In fact, there is much to like about Detective William Murdoch. He's not fragile or naive, but he does his best to live life as uprightly as he can manage. He's undergoing sexual temptations right now, but instead of seeking out the wrong kind of female companionship, he's joined a dance class. It allows him to be near attractive, virtuous young women in the hopes that he may develop a relationship. He's all about constancy (or he wouldn't be mourning his deceased fiance this long) and so he's not going to indulge in a casual fling even when he's suffering serious sexual repression. Watch him go against character and succumb to temptation in the 3rd novel.

The mystery itself intrigued me, mostly because I suspect a great deal of readers might take offense at the "preposterous" notion that a midwife/abortionist might attempt to take advantage of any wealthy women who required her services. Imagine!? Murdoch comes up against so many tight-lipped liars in Under the Dragon's Tail that I'm impressed his head didn't spin. Was the killer this woman or that one? Was the killer the midwife's own poor, abused daughter, Lily? What of the little boys living under her roof, how are they involved? And what of the man whose chapters are so fleeting but tie into the story later in an AHAH moment of great clarity.

This is a complex story with many facets to it. Things I'd almost forgotten because they were mentioned only once suddenly became relevant at the end of the book, and I loved those moments when I suddenly understood who was who and what was what and where everyone stood.

Despite the language and promiscuity and sexual slang, I'm not scared off from the series yet. I read this one in about 24 hours simply because I could not put it down. And I've already got book 3 ready and raring to go. I've heard it's better than its predecessors so we'll see if it lives up to the praise!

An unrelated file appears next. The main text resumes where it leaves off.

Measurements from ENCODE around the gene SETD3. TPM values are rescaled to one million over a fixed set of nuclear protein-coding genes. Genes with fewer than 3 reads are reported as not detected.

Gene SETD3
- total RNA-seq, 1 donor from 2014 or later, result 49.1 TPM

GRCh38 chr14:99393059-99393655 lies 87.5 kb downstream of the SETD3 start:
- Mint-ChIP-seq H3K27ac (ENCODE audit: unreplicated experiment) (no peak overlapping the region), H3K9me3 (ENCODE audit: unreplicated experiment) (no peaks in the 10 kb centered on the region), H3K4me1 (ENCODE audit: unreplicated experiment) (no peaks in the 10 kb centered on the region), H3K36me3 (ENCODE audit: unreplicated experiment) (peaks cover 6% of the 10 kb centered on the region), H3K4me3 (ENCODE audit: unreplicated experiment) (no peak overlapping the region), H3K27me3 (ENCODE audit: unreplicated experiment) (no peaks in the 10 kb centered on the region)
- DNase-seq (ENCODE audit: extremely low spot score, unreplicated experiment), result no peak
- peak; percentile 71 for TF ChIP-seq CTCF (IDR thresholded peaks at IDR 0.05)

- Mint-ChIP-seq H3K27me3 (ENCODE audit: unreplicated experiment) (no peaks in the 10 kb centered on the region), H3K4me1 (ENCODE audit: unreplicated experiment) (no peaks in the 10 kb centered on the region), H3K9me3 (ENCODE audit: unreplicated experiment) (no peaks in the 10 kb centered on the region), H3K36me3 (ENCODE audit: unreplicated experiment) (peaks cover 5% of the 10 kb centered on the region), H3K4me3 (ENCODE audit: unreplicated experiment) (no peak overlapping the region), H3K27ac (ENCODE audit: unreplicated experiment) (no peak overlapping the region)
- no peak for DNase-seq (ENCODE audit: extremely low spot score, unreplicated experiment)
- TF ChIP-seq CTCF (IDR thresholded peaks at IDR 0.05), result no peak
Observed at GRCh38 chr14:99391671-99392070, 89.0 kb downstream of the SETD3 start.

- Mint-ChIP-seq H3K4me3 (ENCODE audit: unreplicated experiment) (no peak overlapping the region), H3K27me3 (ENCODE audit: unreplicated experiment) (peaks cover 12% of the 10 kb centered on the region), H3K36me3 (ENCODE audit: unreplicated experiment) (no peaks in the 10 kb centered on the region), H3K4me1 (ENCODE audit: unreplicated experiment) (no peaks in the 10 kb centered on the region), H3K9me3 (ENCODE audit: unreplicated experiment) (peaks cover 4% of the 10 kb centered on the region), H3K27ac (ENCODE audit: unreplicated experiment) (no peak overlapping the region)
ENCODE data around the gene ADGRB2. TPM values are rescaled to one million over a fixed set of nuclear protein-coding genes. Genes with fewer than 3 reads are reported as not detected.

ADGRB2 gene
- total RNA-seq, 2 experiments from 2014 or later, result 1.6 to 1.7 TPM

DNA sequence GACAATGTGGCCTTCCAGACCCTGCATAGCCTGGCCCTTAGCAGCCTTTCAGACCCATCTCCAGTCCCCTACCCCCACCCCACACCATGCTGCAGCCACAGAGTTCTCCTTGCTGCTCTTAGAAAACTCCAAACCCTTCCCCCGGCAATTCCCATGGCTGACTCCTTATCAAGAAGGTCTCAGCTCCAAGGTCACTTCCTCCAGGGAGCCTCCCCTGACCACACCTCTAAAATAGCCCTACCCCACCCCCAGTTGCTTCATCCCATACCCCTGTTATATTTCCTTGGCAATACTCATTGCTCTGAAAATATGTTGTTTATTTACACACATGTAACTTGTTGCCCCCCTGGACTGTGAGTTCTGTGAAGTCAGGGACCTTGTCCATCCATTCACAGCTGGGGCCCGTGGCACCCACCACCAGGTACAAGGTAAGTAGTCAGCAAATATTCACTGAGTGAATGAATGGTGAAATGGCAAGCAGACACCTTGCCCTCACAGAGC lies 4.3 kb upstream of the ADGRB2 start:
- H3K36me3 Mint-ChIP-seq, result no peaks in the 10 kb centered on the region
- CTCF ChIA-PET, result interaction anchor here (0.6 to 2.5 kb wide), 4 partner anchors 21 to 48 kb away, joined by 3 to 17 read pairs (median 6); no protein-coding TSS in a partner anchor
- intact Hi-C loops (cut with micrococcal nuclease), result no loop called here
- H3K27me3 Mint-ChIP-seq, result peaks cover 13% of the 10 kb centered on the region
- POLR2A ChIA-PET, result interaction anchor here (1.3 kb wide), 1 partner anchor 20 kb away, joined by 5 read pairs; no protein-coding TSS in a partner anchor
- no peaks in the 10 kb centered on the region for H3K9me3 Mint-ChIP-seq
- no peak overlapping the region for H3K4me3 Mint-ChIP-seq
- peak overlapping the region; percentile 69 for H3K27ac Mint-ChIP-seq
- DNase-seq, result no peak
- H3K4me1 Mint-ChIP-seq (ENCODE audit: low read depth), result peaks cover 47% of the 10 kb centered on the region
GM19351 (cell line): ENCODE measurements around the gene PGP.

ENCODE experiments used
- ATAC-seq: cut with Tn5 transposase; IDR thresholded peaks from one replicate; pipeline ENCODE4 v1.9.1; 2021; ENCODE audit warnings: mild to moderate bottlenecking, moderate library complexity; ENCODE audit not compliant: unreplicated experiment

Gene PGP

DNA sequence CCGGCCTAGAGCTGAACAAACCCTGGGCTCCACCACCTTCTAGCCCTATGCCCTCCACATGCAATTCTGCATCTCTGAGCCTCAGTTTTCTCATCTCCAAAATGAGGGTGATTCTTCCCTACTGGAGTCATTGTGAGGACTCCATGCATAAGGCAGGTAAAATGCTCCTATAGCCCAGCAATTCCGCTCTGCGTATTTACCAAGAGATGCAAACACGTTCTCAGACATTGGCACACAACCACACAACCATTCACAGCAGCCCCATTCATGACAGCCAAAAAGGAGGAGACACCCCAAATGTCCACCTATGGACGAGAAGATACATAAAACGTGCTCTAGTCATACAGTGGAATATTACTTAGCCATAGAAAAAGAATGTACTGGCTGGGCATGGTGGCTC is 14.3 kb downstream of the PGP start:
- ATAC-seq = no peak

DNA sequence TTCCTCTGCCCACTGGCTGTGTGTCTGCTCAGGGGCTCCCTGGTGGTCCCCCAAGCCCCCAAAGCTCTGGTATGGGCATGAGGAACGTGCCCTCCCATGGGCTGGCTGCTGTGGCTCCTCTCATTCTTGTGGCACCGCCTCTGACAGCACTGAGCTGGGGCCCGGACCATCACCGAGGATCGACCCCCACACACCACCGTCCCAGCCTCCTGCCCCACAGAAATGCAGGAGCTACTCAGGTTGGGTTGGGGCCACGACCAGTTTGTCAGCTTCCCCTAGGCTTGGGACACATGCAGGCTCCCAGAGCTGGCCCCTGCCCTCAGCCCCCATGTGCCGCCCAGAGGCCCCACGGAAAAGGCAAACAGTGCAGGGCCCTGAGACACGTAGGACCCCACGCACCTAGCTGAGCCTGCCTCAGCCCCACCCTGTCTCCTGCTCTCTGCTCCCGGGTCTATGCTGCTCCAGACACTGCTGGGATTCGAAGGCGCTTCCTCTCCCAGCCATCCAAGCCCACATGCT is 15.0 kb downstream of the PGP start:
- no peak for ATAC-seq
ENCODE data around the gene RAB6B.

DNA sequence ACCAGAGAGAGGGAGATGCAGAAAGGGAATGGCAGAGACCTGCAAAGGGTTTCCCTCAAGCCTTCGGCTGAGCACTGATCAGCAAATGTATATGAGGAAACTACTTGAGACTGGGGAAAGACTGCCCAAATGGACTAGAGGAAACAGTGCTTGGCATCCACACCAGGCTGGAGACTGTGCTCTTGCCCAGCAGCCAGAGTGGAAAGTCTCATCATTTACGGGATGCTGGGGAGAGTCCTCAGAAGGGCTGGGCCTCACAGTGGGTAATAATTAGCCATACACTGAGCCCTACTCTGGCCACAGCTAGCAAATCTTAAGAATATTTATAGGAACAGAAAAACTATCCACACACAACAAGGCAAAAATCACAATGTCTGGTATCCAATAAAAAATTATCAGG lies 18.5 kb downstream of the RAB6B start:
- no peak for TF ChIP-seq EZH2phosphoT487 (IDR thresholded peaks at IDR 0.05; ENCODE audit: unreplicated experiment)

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Book Review: Except the Dying (Murdoch Mystery) by Maureen Jennings

Monday, May 16, 2016


Except the Dying by Maureen Jennings
A Detective Murdoch Mystery #1

My Rating
✯✯✯

❤ Official Synopsis ❤

In the cold Toronto winter of 1895, the unclad body of a servant girl is found frozen in a deserted laneway. The young victim was pregnant when she died. Was her death an attempt to cover up a scandal in one of the city's influential families? Detective William Murdoch quickly finds out that more than one person connected with the girl's simple life has something to hide.

❤ My Thoughts ❤

It's a bit of a shock going into this book thinking it'll be all charming and quaint like Canada's television series starring Yannick Bisson. In reality, there is nothing charming or quaint about this book series. It's gritty, it's hard, it possesses a great deal of language and sexual innuendo, and there is not a single character who is wholly likeable or lovable, not even Detective William Murdoch although he's probably more realistic as a flawed human being. Still, I love the Murdoch of the tv series who is so socially awkward and endearing while still being a brilliant detective. Much to love there. And don't get me started on his senior officer, Inspector Thomas Brackenreid. The man is boorishly entertaining in the tv series and an absolute bloody terror and bigot in the book series. Thank goodness they gave him that overhaul in the television program. And where, I'd like to know, is Dr. Ogden, the female pathologist that Murdoch has a crush on?! I did like the elderly couple who Murdoch lives with as their boarder. They're gentle and compassionate . . . except towards Methodists. Apparently there's some bad blood between Methodists and Catholics, of which Murdoch happens to be one.